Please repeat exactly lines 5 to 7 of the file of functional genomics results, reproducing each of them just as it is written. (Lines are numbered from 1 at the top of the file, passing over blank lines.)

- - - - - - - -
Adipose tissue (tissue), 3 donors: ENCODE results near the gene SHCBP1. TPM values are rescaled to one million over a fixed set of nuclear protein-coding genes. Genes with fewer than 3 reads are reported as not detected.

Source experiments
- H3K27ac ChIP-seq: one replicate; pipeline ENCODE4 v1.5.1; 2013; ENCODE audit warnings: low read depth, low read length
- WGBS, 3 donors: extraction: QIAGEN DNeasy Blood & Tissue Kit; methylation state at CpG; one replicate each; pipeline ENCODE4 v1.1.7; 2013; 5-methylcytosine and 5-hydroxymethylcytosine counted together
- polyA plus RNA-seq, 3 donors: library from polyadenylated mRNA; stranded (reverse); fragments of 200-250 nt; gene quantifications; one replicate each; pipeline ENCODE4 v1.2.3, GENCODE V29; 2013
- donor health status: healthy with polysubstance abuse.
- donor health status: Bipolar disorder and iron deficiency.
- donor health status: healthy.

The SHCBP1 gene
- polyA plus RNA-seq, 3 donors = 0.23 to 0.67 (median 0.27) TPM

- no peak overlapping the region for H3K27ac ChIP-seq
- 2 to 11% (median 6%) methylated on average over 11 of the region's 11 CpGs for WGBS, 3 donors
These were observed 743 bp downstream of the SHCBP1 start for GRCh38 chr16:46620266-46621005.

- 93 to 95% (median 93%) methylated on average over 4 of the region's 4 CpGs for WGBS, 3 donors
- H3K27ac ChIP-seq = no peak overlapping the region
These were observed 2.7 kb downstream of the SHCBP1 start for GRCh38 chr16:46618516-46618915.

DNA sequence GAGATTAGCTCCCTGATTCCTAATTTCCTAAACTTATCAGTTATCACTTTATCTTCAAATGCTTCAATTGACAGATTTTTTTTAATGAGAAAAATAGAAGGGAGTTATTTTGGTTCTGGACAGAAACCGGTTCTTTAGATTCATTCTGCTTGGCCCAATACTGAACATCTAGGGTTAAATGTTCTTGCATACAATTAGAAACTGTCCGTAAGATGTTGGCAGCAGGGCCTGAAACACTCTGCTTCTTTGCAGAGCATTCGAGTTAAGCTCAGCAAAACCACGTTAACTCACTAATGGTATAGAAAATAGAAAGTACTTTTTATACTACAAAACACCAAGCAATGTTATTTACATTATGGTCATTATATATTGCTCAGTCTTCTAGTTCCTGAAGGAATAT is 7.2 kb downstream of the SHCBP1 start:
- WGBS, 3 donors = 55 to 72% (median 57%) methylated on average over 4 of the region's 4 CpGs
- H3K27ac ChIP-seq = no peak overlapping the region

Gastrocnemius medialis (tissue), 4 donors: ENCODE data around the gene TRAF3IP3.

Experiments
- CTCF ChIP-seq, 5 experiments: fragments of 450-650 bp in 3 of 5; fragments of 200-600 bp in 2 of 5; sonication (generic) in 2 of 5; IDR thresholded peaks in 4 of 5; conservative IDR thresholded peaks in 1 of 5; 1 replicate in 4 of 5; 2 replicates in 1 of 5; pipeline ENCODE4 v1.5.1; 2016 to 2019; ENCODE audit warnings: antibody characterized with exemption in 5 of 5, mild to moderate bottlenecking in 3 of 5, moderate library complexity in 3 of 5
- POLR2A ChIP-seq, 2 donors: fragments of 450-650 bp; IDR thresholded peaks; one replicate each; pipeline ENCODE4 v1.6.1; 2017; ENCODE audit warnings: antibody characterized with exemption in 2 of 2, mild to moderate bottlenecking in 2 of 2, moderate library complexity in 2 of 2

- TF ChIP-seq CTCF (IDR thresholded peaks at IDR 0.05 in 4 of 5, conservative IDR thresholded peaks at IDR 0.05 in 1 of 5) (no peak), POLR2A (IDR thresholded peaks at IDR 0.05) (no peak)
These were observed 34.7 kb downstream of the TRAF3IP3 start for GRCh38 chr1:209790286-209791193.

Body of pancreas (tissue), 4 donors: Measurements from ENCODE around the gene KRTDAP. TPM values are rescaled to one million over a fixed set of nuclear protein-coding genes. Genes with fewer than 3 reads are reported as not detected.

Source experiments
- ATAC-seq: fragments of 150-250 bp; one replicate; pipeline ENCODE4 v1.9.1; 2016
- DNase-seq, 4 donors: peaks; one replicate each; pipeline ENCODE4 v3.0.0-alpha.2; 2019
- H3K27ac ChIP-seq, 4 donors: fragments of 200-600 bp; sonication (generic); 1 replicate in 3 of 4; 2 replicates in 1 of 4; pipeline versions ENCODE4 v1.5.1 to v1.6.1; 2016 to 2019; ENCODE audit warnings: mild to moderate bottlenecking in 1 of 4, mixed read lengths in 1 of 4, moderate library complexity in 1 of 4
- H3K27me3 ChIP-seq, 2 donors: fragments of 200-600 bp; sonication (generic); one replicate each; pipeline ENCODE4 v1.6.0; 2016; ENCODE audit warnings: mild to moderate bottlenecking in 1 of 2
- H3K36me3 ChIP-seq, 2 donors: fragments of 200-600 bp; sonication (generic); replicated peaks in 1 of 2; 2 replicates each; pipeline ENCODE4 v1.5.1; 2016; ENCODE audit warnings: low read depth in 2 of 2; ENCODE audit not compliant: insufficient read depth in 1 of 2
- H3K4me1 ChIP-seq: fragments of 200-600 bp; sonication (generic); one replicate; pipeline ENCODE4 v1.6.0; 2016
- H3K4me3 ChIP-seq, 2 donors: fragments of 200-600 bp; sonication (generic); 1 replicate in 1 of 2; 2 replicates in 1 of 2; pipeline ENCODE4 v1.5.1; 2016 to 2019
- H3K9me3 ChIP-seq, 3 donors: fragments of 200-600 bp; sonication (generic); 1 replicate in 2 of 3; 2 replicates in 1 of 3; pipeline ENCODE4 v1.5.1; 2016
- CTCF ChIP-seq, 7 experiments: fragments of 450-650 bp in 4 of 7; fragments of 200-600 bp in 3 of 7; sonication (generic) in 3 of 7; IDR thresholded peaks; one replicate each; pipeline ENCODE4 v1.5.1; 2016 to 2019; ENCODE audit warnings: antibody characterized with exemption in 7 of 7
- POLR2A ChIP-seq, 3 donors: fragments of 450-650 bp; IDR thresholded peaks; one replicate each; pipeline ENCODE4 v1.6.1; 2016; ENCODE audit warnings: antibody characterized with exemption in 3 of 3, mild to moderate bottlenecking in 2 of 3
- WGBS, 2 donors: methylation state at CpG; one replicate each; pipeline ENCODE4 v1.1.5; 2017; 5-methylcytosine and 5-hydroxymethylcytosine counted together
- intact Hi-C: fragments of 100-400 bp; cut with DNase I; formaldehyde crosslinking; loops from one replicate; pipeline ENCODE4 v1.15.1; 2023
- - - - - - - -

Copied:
- polyA plus RNA-seq, 3 donors: library from polyadenylated mRNA; stranded (reverse); fragments of 200-250 nt; gene quantifications; one replicate each; pipeline ENCODE4 v1.2.3, GENCODE V29; 2013
- donor health status: healthy with polysubstance abuse.
- donor health status: Bipolar disorder and iron deficiency.